It was a Cape sort of cold, the type that arrives with a cold front after a weekend of sunny bliss. I didn’t want to go to work. Who did? But like the rest of them, still boarded the packed southern line to Cape Town by squeezing in between Africans of all faces and colours. Mine was the whitest there, not because I was the only white face but because I was made paler by the train door that wouldn’t close: It left a gaping hole and freezing air rushed past my pale pink cheeks and caused my eyes to water.
Next to me, a man was glued to his phone, with big red ear phones that bridged from ear to ear. I could tell by his broad cheek bones that he was West African and I wondered for a moment what had brought him here, what economic collapse or which dictator had sent him southwards in search of a better life in this, the fairest Cape. I wondered if it was indeed better for him here, and I wondered if he felt welcome in a country so notoriously suspicious of foreigners and the job-acquiring skills they were so good at smuggling in. The dance of his head to music I couldn’t hear was infectious and I assumed, in some world, we could be friends. Here, we never would.
In front of me two coloured, middle-aged women spoke in brutally quick Afrikaans. The price of chicken was becoming as expensive as lamb I learnt and if I sought Rand-saving relief, Shoprite was best to browse – it was at least R4 cheaper for all the essential goods, which was good news for them as the train carried them forward to their underpaying jobs. They had warm, chubby faces and I imagined they would offer me tea if I visited. I never would.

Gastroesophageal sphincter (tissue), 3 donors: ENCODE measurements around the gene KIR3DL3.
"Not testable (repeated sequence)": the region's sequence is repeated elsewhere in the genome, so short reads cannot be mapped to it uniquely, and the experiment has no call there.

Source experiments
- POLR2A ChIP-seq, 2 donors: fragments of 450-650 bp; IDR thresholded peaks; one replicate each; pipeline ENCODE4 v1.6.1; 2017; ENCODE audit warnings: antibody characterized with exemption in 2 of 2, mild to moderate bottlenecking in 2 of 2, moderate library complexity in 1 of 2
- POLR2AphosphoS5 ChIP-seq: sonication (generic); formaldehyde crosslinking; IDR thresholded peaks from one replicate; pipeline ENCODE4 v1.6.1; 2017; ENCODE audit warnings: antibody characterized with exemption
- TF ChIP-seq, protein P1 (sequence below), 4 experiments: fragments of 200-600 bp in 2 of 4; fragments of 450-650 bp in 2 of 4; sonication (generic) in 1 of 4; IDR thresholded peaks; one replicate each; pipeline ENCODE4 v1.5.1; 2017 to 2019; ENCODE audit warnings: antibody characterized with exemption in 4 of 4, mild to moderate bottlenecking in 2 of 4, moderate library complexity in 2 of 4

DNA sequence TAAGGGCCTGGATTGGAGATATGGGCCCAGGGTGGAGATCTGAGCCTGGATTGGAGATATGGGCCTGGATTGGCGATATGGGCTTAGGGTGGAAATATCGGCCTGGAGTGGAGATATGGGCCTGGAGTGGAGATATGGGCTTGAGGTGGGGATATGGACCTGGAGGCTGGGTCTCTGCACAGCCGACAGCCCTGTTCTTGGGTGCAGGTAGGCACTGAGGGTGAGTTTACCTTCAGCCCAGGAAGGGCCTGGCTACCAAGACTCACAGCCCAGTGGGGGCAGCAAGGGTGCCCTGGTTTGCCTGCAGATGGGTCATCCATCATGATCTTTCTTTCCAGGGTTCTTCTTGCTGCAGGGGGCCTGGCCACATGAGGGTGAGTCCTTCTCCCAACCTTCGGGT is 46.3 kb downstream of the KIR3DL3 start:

A black student – I assumed by her fashionable look and age – stood two bodies from me and was browsing twitter with her right thumb. I couldn’t see from there which hashtag had taken her interest. It was, I assumed, the latest race scandal and I was sure that she was liking and retweeting black twitter to build anti-white momentum which, of course was most often understandable but in the broader context of how hate perpetuates hate, misinformed. That of course, was my own paranoia though and I wondered if she cared for that momentum at all. Perhaps she didn’t. Then, I wondered if I had ever come across her in the social media sphere. I wondered if I had ever liked her own train-traveling thoughts and if all of black twitter was this fashionable.
To her, I wondered if I was just like the two Europeans sitting near us who rambled off, in what I assumed but couldn’t be sure was some dialect of German – their travels to Africa a hipster year away from the structure of the first world, an enlightenment project of sorts to teach them about the haves and have-nots, of which they knew very little about but, I assumed again, spoke confidently about and often enough over well-tasting and over-priced beer.
Stop after stop I eaves dropped, inquisitively and full of my assumptions. Then, before I knew it and an amount of minutes later, I was in the center of Cape Town and disembarked with the rest of them. I watched them all split off into their very different lives, never to be seen by my African eyes again.
I wonder what they thought of me; what assumptions they had reserved for me. I wonder if they were right.